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Holiday Pay Must Include Commission

Friday, May 23, 2014

GMB Welcome EU Court Ruling That Commission Must Be Included In Holiday Pay

The case will now go back to the Employment Tribunal but it is likely millions will be due back pay and will get a big boost to holiday pay in future says GMB

GMB, the union for gas workers, commented on the ruling by The Court of Justice of the European Union (CJEU) that workers must receive their normal remuneration for annual leave which must include both commission and basic pay. See notes to editors for copy of Unison press release.

Gary Smith, GMB national officer for energy, said “We will have to look at the full judgment from the CJEU but the ramifications are massive. Companies who pay commission payments should be using those payments for the purposes of calculating holiday pay. It is likely millions of workers in the UK have been short changed on their holiday pay.

As you would expect the CBI are warning that this will lead to the roof falling in but this is nonsense. Capital's share of annual national income has increased by nearly 50% in a generation. This will put a small dent in that shift and is well affordable.

The case will now go back to the Employment Tribunal but it is likely millions will be due back pay and will get a big boost to holiday pay in future. It is likely to force employers to start paying proper salaries too. There is little incentive now not to pay proper salaries. They are going to have to pay holiday pay on the workers earnings."

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Contact: Gary Smith, GMB National Secretary on 07710 618909 or GMB Press Office: 07921 289880 or 07974 251823

Notes to editors- Unison press release of 22 May 2014.

UNISON wins landmark decision for workers to have commission included in holiday pay

UNISON has today won a landmark case that could pave the way for employees whose pay is commission based to be entitled to holiday pay that includes their commission.

The Court of Justice of the European Union (CJEU) ruled that workers must receive their normal remuneration for annual leave which must include both commission and basic pay. The judgment has important implications for all workers whose pay includes supplements, such as commission, bonuses and overtime payment, which are not paid in respect of their annual leave.

The case, Mr Z. J. Lock v British Gas, was taken to an Employment Tribunal in Leicester in 2012. Mr Lock, an internal energy sales consultant, argued that he should be entitled to his commission payments taking periods of annual leave because commission formed part of his normal pay. Mr Lock took periods of annual leave for which he received his basic pay only and did not receive any payment for commission. This meant that he was losing more than 50% of his average earnings during periods of annual leave.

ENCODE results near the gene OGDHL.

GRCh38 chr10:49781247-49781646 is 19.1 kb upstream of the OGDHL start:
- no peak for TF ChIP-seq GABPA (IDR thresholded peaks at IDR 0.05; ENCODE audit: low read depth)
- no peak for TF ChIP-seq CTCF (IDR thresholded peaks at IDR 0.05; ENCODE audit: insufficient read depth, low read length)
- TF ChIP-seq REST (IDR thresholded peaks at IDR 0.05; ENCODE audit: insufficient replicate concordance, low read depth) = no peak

The Employment Tribunal referred the question to the CJEU before giving its final judgement.

The CJEU has today ruled that such a reduction in holiday pay is liable to deter a worker from taking annual leave, which is contrary to the Working Time Directive.*

UNISON General Secretary, Dave Prentis, said:

“This is an extremely important decision that will assist workers across the European Union to argue that they should be entitled to their normal pay, including any commission payments they normally receive, for periods of annual leave."

The case will now be referred back to the Employment Tribunal to determine what annual leave payments Mr Lock is entitled to under UK law.

ends

Notes to Editors

*The Working Time Directive provides that every worker has the right to paid annual leave of at least four weeks.

Mr Z.J. Lock v British Gas Trading Limited was heard at the Court of Justice of the European Union on 13 November 2013. UNISON argued that the domestic legislation must be interpreted so far as is possible to ensure that for workers on commission their pay during periods of annual leave corresponds to their normal remuneration. Regulation 16 of the Working Time Regulations 1998 (“WTR”) and/or the provision of a week’s pay in the Employment Rights Act 1996 should therefore be interpreted to achieve the result required by Article 7.

UNISON argued that a worker who is paid only commission would not be entitled to any holiday pay - which is impossible to reconcile with the fundamental social right in Article 7. The union says that Article 7 requires that a worker earning commission as part of his /her normal remuneration is paid commission in respect of the four-week period of annual leave. It is not sufficient that s/ he is merely paid commission during annual leave. This is based on the fundamental principle that normal remuneration must be payable in respect of the period of annual leave, as set out in ILO Convention C-132.

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